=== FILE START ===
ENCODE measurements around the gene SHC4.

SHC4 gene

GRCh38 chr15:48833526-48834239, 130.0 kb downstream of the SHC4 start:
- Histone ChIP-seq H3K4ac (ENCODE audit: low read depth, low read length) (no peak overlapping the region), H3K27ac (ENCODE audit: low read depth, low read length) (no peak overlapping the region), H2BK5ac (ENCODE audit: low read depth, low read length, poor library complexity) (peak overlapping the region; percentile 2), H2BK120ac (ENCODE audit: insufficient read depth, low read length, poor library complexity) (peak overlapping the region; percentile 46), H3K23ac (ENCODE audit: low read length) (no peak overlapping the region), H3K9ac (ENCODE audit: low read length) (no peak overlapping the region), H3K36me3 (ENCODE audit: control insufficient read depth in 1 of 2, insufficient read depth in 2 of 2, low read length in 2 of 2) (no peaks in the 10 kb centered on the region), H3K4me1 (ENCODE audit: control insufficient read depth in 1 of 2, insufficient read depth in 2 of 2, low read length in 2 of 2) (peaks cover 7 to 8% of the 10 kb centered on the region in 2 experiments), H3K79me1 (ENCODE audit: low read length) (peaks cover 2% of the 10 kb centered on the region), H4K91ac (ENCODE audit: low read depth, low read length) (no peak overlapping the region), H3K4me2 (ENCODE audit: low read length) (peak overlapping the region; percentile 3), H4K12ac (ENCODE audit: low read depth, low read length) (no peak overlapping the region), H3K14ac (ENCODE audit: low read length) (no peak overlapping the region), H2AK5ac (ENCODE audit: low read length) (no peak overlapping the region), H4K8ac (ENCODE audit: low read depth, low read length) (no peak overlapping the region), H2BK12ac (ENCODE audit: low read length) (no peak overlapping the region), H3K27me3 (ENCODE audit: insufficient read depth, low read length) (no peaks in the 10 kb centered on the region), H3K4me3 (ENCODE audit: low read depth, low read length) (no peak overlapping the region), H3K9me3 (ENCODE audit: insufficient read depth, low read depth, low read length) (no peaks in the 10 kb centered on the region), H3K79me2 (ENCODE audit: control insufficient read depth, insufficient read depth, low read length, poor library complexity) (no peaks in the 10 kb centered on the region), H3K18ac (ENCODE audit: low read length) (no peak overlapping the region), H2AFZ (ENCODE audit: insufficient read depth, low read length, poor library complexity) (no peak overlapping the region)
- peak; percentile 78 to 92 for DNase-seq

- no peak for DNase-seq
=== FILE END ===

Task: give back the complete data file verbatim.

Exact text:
ENCODE measurements around the gene SHC4.

SHC4 gene

GRCh38 chr15:48833526-48834239, 130.0 kb downstream of the SHC4 start:
- Histone ChIP-seq H3K4ac (ENCODE audit: low read depth, low read length) (no peak overlapping the region), H3K27ac (ENCODE audit: low read depth, low read length) (no peak overlapping the region), H2BK5ac (ENCODE audit: low read depth, low read length, poor library complexity) (peak overlapping the region; percentile 2), H2BK120ac (ENCODE audit: insufficient read depth, low read length, poor library complexity) (peak overlapping the region; percentile 46), H3K23ac (ENCODE audit: low read length) (no peak overlapping the region), H3K9ac (ENCODE audit: low read length) (no peak overlapping the region), H3K36me3 (ENCODE audit: control insufficient read depth in 1 of 2, insufficient read depth in 2 of 2, low read length in 2 of 2) (no peaks in the 10 kb centered on the region), H3K4me1 (ENCODE audit: control insufficient read depth in 1 of 2, insufficient read depth in 2 of 2, low read length in 2 of 2) (peaks cover 7 to 8% of the 10 kb centered on the region in 2 experiments), H3K79me1 (ENCODE audit: low read length) (peaks cover 2% of the 10 kb centered on the region), H4K91ac (ENCODE audit: low read depth, low read length) (no peak overlapping the region), H3K4me2 (ENCODE audit: low read length) (peak overlapping the region; percentile 3), H4K12ac (ENCODE audit: low read depth, low read length) (no peak overlapping the region), H3K14ac (ENCODE audit: low read length) (no peak overlapping the region), H2AK5ac (ENCODE audit: low read length) (no peak overlapping the region), H4K8ac (ENCODE audit: low read depth, low read length) (no peak overlapping the region), H2BK12ac (ENCODE audit: low read length) (no peak overlapping the region), H3K27me3 (ENCODE audit: insufficient read depth, low read length) (no peaks in the 10 kb centered on the region), H3K4me3 (ENCODE audit: low read depth, low read length) (no peak overlapping the region), H3K9me3 (ENCODE audit: insufficient read depth, low read depth, low read length) (no peaks in the 10 kb centered on the region), H3K79me2 (ENCODE audit: control insufficient read depth, insufficient read depth, low read length, poor library complexity) (no peaks in the 10 kb centered on the region), H3K18ac (ENCODE audit: low read length) (no peak overlapping the region), H2AFZ (ENCODE audit: insufficient read depth, low read length, poor library complexity) (no peak overlapping the region)
- peak; percentile 78 to 92 for DNase-seq

- no peak for DNase-seq